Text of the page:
I had been dreading today ever since I found out last November that my case would be heard before an administrative law judge and that he would make a decision on my disability based on my answers to his questions and my medical records.
Just as a reminder, next month, March the 13th it will have been 2 years since I applied. Time really flies (except when you're waiting to be approved for disability, that is) doesn't it?
So how'd it go?
Very well, I thought. The judge was very professional and courteous. He didn't try to trip me up nor ask me anything other than what was pertinent to my case.
One surprise I didn't expect: Before we went into the courtroom, my lawyer Todd asked me how much pain my degenerative disc disease was causing me.
"Huh?", I said.
"Yeah, Bill. It says right here on your medical record that you have it in C6 and C7. So how much does it hurt - it's kinda important."
Well. I remembered my doctor ordering an MRI about 2 1/2 years ago and when he gave me the results, I thought he told me I had arthritis in my neck. He did not use the term "degenerative disc disease".
So hell, I thought it was going to be chronic and I'd better live with it, take Aleve and whatever else which would make it hurt less. It hurts all the time (it's like a toothache in my neck - worse when it's raining and cold, like right now), but I sure didn't know it had a name other than arthritis.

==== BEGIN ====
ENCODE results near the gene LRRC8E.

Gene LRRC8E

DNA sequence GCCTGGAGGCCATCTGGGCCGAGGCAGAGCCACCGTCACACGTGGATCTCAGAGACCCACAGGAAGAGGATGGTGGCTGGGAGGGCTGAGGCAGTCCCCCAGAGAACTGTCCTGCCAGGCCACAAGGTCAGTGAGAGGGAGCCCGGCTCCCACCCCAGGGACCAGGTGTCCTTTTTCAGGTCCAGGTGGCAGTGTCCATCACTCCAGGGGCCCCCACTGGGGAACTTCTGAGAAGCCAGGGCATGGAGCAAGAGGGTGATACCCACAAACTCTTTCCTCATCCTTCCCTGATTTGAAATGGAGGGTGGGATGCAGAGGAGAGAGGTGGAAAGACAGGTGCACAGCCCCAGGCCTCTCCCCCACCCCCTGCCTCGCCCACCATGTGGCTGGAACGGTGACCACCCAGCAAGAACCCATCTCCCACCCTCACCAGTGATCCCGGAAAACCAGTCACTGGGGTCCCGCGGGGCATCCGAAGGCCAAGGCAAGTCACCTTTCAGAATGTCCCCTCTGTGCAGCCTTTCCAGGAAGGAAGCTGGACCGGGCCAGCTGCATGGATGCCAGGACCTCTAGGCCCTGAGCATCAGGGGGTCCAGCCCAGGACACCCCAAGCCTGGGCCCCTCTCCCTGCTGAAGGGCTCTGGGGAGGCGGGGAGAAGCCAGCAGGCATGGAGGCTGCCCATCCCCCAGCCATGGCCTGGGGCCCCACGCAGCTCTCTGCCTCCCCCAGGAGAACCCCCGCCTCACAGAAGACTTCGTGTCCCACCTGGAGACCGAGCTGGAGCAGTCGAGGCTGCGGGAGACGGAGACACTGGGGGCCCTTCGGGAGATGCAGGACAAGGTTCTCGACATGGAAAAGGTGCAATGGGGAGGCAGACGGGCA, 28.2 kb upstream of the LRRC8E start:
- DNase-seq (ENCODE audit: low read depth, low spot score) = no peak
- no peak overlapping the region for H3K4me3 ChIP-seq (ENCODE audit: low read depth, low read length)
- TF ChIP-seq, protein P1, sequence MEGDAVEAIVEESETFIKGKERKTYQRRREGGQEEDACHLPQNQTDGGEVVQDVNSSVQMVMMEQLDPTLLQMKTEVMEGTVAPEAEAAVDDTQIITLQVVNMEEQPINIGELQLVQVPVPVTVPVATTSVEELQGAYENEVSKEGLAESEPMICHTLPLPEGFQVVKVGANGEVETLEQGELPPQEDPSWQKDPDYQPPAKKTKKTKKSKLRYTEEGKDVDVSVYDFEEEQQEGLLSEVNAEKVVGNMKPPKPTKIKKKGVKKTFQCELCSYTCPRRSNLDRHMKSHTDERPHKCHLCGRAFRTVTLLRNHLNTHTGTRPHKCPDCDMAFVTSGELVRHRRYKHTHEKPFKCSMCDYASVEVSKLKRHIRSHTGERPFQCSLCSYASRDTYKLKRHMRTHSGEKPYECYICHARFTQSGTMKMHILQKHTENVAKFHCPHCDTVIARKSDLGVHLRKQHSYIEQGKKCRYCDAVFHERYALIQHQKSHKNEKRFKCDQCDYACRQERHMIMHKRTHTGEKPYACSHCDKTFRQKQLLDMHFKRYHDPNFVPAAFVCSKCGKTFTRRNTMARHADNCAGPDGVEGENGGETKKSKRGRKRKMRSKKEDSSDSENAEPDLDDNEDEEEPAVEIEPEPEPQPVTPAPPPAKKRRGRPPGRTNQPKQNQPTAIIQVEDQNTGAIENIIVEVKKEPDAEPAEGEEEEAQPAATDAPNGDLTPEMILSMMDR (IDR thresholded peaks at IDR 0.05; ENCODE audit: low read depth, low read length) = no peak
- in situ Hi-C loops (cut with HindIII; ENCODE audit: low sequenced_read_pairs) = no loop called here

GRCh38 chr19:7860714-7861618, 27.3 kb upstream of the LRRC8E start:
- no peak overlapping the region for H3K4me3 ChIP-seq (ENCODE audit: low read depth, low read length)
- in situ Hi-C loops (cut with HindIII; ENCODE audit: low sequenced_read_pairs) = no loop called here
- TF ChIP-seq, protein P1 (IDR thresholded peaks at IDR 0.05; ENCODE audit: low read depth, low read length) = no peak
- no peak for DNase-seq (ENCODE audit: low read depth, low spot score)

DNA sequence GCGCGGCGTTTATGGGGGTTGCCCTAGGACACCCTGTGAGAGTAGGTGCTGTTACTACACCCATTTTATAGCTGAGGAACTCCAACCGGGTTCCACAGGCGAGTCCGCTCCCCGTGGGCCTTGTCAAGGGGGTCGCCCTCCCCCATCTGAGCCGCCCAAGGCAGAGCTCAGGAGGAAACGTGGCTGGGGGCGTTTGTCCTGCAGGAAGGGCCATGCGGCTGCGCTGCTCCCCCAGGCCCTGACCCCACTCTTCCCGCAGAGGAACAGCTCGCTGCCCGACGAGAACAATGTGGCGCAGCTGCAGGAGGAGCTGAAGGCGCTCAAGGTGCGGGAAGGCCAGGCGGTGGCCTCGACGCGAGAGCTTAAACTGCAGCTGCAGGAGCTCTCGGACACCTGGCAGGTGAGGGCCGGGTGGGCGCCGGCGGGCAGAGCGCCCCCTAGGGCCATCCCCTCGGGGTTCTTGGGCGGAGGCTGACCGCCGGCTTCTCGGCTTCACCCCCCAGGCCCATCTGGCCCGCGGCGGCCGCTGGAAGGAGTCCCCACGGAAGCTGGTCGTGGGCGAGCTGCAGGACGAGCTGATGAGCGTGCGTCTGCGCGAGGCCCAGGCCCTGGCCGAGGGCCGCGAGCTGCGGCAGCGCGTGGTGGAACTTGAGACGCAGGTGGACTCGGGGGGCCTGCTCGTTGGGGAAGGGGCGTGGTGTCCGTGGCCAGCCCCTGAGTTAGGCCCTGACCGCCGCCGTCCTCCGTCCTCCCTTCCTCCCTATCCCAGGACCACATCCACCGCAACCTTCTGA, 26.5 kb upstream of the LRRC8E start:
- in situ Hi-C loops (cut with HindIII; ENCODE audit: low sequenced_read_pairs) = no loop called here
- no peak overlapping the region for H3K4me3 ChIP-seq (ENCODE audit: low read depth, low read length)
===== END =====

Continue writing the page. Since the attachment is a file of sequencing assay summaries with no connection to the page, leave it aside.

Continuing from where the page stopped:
So anyway, Todd brought it up before the judge and I answered just what I wrote in the above paragraph.
All in all, I came away from there feeling really optimistic and I should know something within 30-60 days. I won't know if any retroactive pay will be given me, but even then, I don't think they'll give me more than one year's worth, though I feel that what all was taken away from me in March of 2009 is worth much more than that. Ce'st La Vie - Ce'st la Guerre, I reckon.
And that's how it went.
Oh! I wanted to add that it seemed important to the judge that I had served honorably in the military and there was one other person there: a gentleman who represents the Social Security Administration's vocational rehab service. His job was to determine if I am competent to do some other kind of work. I think the general consensus was that if I couldn't do the work I was trained for, I wouldn't be able to function in another job.
Thanks for hanging in there with me, y'all!
Don't forget the critters!